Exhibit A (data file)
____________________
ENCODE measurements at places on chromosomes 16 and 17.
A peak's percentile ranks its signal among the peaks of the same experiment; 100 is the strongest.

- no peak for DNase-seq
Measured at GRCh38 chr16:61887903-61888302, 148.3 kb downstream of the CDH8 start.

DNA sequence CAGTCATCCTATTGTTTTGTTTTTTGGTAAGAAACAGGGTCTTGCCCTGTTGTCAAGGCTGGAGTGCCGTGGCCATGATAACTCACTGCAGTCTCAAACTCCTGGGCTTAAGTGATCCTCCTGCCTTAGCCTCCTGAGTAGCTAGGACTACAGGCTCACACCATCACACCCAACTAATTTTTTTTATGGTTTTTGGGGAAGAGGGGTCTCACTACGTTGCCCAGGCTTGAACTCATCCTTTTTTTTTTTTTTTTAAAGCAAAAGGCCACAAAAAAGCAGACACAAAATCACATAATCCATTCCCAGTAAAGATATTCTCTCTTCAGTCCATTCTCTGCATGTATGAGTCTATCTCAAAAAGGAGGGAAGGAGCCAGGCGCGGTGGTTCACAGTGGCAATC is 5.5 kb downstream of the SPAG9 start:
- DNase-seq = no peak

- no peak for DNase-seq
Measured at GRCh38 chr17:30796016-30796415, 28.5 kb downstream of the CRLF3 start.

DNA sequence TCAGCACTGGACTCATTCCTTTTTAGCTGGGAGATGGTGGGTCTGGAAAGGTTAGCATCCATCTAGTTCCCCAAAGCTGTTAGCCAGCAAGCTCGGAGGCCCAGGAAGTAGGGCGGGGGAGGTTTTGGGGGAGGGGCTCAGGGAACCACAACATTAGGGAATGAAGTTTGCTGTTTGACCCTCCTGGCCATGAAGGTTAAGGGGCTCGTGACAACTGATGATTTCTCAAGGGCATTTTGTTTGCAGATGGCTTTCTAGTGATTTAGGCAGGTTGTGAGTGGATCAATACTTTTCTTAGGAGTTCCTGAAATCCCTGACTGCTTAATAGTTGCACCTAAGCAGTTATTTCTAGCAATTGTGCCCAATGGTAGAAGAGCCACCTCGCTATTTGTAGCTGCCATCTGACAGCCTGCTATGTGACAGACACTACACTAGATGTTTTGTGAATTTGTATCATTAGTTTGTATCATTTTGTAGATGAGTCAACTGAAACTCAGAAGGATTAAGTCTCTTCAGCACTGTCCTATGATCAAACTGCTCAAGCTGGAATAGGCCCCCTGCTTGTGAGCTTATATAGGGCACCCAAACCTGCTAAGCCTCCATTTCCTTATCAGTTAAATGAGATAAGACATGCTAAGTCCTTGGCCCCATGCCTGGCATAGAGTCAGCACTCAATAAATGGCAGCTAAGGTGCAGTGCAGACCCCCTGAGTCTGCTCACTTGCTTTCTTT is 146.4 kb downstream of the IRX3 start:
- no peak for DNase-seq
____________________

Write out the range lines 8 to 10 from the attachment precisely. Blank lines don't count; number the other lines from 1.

Measured at GRCh38 chr17:30796016-30796415, 28.5 kb downstream of the CRLF3 start.

DNA sequence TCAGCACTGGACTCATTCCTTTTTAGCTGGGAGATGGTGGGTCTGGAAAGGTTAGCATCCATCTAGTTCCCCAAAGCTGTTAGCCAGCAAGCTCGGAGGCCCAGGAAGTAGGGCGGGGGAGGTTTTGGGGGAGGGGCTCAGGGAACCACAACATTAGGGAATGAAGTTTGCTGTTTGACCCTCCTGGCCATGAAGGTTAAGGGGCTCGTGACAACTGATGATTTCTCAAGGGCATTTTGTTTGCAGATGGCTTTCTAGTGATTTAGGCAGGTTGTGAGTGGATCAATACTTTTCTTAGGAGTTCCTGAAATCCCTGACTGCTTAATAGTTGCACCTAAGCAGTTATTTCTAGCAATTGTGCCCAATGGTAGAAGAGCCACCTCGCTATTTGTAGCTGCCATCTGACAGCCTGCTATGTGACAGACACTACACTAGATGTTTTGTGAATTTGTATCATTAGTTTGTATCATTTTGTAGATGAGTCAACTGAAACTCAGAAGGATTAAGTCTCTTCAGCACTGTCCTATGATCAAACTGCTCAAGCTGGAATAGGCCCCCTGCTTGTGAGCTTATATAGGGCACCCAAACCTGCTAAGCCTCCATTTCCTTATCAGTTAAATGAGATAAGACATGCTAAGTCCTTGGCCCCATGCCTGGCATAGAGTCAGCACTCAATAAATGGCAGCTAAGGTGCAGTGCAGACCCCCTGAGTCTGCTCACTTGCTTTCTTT is 146.4 kb downstream of the IRX3 start:
- no peak for DNase-seq